Rachel Ringenberg Miller reminds us that Anabaptist congregational leadership requires collaboration, from the leaders and from the congregation. The process to make changes takes time, but the inclusive nature of the process is worth it.
Rachel Ringenberg Miller serves as denominational minister for ministerial leadership for Mennonite Church USA. She focuses on engaging conferences and congregations, providing resources and services to meet the diverse demands facing congregations today. She graduated from Goshen (Indiana) College and Eastern Mennonite Seminary, in Harrisonburg, Virginia, with an MDiv. She served as associate pastor for Portland (Oregon) Mennonite Church and as pastor of Shalom Mennonite Church in Newton, Kansas. Rachel attends Eighth Street Mennonite Church in Goshen, Indiana, a Central District Conference congregation.
A pastor is called and hired by a congregation. Both the pastor and the congregation are excited for this new relationship to begin. There is creative energy in the air. The possibilities seem endless. And then, the pastor approaches the members of the leadership board with an idea. The members of the leadership board cut the pastor off at the pass, and say, “That’s not how we do things around here.” The pastor is confused. Didn’t the congregation say during the hiring process they were interested in trying new things? Didn’t they say that they wanted to do x, y and z? The pastor revisits the Congregation Information Form that she received during the search process. She reads her job description. She is correct. The congregation did want to try something new and wants to try x, y and z. So she goes back to the leadership board and states the idea again. And again, they say to her, “That’s not how we do things around here.”
The pastor is not sure how to proceed. The leadership board does not understand why she isn’t getting it. Frustration builds between the pastor and the leadership board. The pastor leaves the congregation at the end of her first term, disillusioned. In fact, she leaves ministry altogether. For the congregation, the pastor’s departure came out of nowhere. They don’t understand what went wrong. The congregational leadership, for their part, is not saying much about the pastor’s departure.
This situation happens more often than you would think. When I hear about these situations from pastors and congregational members, I’m curious about what went wrong. I’ve started to think there is a misunderstanding about Anabaptist leadership.
I wonder if we have forgotten that Anabaptist leadership is a collaborative effort.
The pastor and the congregation are collaborators. They discern and work together to further God’s mission in the world. A collaboration might go like this:
The pastor, through prayer, scripture reading, information gathering and informal conversation, comes up with some ideas on how the congregation can show God’s love in their community. The pastor tests these ideas with the congregational leadership. The congregational leadership provides input and feedback. The pastor’s ideas are adjusted and become the ideas of the congregational leadership. The ideas are shared with the congregation ahead of a congregational meeting. The congregation, then, meets to digest and discuss the ideas. Feedback from the congregation is taken into consideration by congregational leadership. The ideas are reshaped to reflect the congregation’s input. The congregation meets again to narrow down which one of the ideas they feel called to pursue as a congregation. Once the way forward has been chosen, the exciting work of implementation begins.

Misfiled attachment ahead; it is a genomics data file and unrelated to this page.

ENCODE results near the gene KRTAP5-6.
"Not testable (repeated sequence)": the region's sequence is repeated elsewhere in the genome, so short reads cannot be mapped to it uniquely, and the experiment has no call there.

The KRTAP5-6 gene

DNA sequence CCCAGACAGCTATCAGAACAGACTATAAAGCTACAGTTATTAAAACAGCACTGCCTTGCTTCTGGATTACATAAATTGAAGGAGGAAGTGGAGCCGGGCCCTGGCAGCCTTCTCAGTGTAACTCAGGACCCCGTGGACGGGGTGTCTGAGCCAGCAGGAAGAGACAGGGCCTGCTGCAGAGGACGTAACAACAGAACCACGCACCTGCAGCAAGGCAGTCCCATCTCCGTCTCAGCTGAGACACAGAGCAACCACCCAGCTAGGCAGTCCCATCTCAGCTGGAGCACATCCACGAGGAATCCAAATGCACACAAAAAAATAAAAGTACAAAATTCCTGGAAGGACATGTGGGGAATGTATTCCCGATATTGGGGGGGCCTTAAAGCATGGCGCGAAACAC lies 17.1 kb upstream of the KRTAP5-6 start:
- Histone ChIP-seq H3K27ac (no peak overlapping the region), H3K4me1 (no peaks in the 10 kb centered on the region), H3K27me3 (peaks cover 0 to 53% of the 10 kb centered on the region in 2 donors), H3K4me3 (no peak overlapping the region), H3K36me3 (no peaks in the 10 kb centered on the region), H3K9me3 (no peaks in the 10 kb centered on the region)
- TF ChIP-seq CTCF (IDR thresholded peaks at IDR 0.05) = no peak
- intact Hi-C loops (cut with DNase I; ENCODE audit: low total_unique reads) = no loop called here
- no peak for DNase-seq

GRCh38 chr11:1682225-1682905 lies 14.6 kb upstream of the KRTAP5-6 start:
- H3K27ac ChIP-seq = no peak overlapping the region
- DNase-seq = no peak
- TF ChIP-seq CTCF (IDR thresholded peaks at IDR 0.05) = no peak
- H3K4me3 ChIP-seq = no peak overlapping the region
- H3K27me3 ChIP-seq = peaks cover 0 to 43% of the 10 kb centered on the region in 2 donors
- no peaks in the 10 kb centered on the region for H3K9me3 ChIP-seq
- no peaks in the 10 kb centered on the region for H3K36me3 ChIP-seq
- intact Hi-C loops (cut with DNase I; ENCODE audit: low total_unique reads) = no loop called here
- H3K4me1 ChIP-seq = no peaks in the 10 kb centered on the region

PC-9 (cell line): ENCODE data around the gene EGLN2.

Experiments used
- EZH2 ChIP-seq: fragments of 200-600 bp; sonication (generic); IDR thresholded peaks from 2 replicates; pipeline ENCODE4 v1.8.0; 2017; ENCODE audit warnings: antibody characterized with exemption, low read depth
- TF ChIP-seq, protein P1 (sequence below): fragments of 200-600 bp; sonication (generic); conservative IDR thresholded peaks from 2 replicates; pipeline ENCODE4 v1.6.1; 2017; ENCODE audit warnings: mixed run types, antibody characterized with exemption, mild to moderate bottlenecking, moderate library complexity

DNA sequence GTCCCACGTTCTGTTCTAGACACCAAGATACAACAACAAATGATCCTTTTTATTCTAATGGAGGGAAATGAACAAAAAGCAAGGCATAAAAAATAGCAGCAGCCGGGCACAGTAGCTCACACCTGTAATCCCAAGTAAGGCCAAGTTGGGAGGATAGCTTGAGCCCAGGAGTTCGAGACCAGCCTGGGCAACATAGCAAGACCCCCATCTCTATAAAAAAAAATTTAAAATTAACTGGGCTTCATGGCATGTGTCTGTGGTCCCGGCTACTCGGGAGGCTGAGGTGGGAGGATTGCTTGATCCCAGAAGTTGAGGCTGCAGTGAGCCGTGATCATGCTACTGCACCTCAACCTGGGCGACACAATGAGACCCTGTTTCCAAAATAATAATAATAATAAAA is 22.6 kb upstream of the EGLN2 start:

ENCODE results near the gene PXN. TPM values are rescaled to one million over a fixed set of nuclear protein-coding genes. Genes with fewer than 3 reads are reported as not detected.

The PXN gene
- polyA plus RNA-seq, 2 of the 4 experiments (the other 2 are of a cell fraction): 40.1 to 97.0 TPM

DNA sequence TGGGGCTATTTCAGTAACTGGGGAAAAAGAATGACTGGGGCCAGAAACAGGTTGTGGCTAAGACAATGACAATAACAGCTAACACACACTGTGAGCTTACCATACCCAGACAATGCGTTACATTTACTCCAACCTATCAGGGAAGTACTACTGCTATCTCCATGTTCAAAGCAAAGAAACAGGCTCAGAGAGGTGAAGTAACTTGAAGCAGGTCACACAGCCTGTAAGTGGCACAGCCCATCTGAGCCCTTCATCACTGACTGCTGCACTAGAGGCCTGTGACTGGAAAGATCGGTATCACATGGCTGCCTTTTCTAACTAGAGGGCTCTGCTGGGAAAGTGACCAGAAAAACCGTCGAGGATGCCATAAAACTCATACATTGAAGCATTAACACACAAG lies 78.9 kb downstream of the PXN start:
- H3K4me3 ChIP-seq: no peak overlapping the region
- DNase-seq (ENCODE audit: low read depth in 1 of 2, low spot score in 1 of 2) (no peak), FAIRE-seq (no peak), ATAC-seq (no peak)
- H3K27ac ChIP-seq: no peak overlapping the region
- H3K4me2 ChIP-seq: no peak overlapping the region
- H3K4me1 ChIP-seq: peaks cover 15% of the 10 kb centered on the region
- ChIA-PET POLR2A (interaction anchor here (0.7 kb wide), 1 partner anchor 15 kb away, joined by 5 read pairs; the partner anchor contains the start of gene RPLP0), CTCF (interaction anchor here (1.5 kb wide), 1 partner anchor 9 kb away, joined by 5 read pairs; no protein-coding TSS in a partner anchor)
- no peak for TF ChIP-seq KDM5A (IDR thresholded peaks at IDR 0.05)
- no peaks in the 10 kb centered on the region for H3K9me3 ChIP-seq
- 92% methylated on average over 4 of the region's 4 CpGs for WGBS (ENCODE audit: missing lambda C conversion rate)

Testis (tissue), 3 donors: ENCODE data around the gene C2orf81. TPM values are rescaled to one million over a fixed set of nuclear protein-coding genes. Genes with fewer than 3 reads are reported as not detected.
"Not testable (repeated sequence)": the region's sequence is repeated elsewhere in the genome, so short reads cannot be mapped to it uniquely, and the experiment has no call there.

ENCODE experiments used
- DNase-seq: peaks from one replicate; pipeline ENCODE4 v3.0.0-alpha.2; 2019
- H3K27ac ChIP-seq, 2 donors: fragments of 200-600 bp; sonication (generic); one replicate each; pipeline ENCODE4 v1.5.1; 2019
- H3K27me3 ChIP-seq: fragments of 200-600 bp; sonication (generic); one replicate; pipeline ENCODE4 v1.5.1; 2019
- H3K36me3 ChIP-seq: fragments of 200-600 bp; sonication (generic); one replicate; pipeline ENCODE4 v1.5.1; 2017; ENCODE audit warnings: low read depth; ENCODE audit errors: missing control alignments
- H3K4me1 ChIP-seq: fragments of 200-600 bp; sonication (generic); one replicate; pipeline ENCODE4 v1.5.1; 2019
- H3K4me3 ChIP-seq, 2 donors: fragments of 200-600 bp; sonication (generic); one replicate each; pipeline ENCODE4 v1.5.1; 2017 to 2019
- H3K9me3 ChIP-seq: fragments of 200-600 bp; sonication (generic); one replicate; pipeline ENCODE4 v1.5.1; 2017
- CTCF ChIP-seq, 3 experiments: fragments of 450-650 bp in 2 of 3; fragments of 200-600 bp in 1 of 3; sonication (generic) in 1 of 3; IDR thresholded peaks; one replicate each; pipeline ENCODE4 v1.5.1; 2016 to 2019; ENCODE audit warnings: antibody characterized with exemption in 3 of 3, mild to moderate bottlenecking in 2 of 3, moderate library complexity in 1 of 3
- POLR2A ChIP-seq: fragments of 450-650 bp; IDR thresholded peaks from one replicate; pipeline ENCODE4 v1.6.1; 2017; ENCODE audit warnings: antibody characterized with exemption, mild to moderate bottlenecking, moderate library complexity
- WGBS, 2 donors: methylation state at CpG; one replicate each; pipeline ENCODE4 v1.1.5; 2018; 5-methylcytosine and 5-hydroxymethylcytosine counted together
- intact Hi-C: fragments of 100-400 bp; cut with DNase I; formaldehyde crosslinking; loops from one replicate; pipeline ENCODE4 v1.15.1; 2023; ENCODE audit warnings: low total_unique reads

Collaboration takes time and a willingness toward — real — actionable change. In fact, from my experience, it usually takes several months to distill ideas. I understand this kind of process can seem maddening! I mean, wouldn’t it be easier for the pastor, who, in spending time in prayer and Scripture, discerns God’s call on their own and then share their vision with the congregation? Or wouldn’t it be easier for the congregation to continue sailing along as they were before the pastor’s arrival? My response is, “I guess,” but is that the kind of leadership we want in and for our congregations?
When I think about Anabaptist leadership, the word “maybe” comes to mind. “Maybe” moves the idea to collaboration. “Maybe” sparks curiosity, creativity and wonderment. “Maybe” invites people into a conversation, which often leads to discernment.
One of my favorite lines from the Confession of Faith in a Mennonite Perspective comes from Article 4. Scripture. It goes like this, “Insights and understandings which we bring to the interpretation of the Scripture are to be tested in the faith community.” Essentially, we collaborate, and we discern.
When ideas are tested within the faith community, the end results are an invitation to the Holy Spirit to join in the process, the congregation and the pastor feeling ownership, leaders being empowered to implement the idea, and the congregation at-large sensing how they are responding to God’s love for them and their community.
 Congregational leadership or the congregation can also be the originator of the ideas. This is simply an example.
 I recommend the book “Getting to Maybe” by Frances Westly, Brenda Zimmerman and Michael Quinn Patton.
The views and opinions expressed in this blog belong to the author and are not intended to represent the views of the MC USA Executive Board or staff.
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